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Discharge navigator: Implementation and cross-sectional evaluation of a digital decision tool for social resources upon emergency department discharge

Grade M, Stark N, Emanuels D, Lu A, Doshi J, Leung S, Peabody C
West J Emerg Med

INTRODUCTION: Many patients have unaddressed social needs that significantly impact their health, yet navigating the landscape of available resources and eligibility requirements is complex for both patients and clinicians. METHODS: Using an iterative design-thinking approach, our multidisciplinary team built, tested, and deployed a digital decision tool called "Discharge Navigator" ( that helps emergency clinicians identify targeted social resources for patients upon discharge from the acute care setting. The tool uses each patient's clinical and demographic information to tailor recommended community resources, providing the clinician with action items, pandemic restrictions, and patient handouts for relevant resources in five languages. We implemented two modules at our urban, academic, Level I trauma center. RESULTS: Over the 10-week period following product launch, between 4-81 on-shift emergency clinicians used our tool each week. Anonymously surveyed clinicians (n = 53) reported a significant increase in awareness of homelessness resources (33% pre to 70% post, P<0.0001) and substance use resources (17% to 65%, P<0.0001); confidence in accessing resources (22% to 74%, P<0.0001); knowledge of eligibility criteria (13% to 75%, P<0.0001); and ability to refer patients always or most of the time (11% to 43%, P<0.0001). The average likelihood to recommend the tool was 7.8 of 10. CONCLUSION: Our design process and low-cost tool may be replicated at other institutions to improve knowledge and referrals to local community resources.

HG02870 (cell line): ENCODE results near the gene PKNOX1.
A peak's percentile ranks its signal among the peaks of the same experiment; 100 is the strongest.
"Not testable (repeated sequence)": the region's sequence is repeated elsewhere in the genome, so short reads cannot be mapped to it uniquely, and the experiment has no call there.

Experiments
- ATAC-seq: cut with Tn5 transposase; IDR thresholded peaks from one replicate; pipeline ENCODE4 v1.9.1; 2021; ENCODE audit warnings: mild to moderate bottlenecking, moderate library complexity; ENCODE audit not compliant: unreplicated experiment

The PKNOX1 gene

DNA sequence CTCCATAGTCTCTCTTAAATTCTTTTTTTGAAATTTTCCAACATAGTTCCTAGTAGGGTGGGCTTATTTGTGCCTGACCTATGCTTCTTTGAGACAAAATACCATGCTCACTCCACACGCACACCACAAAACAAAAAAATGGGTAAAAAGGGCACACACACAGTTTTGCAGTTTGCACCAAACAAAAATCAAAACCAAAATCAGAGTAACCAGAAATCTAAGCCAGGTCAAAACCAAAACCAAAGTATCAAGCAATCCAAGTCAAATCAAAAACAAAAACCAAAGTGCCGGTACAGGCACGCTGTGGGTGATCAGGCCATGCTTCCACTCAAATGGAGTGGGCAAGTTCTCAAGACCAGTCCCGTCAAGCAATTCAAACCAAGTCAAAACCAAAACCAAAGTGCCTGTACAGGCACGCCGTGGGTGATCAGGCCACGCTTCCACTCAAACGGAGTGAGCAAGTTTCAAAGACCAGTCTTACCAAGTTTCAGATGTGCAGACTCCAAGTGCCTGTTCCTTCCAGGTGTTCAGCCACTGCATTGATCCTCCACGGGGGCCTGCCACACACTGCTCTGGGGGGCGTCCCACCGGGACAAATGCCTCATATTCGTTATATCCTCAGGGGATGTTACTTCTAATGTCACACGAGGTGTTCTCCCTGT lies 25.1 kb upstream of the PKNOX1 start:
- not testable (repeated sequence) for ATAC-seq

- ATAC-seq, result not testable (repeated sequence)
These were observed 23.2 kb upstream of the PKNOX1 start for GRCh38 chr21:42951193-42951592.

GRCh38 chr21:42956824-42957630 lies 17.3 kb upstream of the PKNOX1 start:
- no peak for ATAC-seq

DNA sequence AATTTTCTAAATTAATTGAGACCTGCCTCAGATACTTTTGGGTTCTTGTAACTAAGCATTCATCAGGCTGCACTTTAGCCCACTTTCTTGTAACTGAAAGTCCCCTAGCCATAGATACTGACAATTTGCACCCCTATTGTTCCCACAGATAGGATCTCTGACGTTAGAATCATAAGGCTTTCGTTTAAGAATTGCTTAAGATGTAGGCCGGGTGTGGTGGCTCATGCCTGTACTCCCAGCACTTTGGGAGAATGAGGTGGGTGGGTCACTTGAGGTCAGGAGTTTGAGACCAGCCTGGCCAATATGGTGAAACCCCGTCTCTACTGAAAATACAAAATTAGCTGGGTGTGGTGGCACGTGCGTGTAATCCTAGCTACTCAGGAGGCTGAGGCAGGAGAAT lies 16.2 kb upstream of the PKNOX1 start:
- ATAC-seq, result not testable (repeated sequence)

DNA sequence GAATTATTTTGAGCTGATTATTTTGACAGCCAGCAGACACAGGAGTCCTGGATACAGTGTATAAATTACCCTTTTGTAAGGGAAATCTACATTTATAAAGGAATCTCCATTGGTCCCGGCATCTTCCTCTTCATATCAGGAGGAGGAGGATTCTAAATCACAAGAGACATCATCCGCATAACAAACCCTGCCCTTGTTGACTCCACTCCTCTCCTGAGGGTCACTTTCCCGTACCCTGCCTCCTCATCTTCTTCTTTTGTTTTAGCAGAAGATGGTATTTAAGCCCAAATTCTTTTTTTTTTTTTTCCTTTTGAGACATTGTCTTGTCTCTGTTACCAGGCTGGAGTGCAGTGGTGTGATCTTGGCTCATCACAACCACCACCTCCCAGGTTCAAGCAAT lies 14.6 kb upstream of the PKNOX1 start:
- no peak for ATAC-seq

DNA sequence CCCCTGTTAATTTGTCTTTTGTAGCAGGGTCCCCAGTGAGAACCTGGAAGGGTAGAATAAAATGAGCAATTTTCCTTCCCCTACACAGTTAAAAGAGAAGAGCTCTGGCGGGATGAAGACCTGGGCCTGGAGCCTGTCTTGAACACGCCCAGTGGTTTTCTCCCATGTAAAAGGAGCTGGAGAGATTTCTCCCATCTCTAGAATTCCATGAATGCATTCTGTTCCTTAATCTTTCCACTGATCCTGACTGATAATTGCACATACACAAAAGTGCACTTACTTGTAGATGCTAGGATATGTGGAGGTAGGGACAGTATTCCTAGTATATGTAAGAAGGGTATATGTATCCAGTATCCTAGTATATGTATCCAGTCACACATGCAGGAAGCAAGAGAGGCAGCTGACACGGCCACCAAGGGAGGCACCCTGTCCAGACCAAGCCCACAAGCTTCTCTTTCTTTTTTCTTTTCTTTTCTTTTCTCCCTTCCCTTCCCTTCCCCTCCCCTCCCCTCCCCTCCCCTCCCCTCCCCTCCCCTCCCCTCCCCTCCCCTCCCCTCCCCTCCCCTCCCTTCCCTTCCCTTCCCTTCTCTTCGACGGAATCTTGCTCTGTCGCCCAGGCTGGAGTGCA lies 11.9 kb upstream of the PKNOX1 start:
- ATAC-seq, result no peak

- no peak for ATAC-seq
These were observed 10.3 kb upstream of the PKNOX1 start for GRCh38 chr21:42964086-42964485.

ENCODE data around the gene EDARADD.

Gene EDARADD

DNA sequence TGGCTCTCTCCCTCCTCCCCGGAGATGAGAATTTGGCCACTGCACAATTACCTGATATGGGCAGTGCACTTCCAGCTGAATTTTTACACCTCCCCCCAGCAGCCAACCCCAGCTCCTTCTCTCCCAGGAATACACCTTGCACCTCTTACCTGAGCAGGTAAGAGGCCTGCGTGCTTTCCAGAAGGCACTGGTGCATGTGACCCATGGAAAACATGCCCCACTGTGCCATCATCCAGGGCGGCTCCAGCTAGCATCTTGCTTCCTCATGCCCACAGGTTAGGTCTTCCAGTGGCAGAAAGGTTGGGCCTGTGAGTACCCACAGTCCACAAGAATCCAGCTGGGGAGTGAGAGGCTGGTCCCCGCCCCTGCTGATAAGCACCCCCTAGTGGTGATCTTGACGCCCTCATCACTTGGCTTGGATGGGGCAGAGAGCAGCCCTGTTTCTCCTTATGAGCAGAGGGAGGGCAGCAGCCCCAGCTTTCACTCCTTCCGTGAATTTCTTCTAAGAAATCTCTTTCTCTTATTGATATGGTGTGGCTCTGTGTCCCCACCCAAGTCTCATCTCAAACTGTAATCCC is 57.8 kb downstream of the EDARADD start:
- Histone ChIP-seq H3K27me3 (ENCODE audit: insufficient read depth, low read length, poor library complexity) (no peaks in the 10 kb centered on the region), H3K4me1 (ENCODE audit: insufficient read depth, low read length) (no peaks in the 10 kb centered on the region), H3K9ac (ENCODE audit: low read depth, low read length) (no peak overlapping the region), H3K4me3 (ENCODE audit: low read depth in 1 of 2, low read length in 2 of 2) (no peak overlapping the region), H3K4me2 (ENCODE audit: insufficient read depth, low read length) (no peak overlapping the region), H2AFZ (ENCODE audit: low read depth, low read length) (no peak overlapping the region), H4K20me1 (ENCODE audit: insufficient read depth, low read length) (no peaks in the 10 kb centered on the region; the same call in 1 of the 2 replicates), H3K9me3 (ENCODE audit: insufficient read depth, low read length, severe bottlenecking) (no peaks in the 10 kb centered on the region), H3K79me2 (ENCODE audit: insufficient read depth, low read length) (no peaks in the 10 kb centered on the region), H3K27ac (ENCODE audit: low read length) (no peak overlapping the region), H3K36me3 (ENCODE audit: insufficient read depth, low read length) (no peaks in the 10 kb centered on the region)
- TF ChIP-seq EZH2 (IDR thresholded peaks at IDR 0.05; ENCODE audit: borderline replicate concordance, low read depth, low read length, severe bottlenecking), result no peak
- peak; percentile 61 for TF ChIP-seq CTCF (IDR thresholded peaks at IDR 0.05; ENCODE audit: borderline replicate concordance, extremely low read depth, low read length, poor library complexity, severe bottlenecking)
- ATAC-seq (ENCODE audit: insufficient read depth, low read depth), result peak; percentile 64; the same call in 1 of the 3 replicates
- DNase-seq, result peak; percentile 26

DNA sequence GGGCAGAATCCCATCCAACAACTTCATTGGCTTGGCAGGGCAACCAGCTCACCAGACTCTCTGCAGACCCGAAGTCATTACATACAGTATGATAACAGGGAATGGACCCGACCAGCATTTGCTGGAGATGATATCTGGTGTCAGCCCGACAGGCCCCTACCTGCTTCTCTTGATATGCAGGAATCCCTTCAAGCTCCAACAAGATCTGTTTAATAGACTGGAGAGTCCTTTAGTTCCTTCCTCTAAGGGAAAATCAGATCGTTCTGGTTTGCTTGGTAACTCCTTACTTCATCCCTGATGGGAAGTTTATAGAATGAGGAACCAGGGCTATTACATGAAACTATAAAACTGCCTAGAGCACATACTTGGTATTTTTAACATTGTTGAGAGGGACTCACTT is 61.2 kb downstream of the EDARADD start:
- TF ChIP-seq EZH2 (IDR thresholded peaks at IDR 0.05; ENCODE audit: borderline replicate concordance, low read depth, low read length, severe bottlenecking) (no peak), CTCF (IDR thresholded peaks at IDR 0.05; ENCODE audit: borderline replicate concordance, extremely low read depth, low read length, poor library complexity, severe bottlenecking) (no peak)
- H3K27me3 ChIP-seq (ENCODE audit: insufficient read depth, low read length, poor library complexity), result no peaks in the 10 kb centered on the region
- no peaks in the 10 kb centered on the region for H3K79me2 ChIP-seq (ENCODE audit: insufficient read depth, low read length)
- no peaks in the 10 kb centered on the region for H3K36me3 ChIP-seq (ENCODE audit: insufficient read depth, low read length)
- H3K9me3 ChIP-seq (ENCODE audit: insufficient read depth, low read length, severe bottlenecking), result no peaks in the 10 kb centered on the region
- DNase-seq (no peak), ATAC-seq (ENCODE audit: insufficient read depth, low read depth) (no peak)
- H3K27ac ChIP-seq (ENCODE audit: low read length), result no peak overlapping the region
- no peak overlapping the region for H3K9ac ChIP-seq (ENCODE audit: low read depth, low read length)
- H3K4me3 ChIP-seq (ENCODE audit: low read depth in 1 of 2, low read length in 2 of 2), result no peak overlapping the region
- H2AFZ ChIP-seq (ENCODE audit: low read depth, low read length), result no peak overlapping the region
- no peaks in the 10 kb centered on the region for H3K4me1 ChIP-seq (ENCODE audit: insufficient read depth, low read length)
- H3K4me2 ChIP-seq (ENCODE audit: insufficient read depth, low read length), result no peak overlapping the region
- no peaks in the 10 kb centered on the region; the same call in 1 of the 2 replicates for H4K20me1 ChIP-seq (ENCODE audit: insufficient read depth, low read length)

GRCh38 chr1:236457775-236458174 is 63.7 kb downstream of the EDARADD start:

Grade M, Stark N, Emanuels D, et al. Discharge navigator: implementation and cross-sectional evaluation of a digital decision tool for social resources upon emergency department discharge. West J Emerg Med. 2022;23(5):637-643. DOI:10.5811/westjem.2022.5.55015. PMID: 36205681

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Publication year
Resource type
Peer Reviewed Research
Provider Experience of Care
Health Care Professionals
Study design
Pre-post without Comparison Group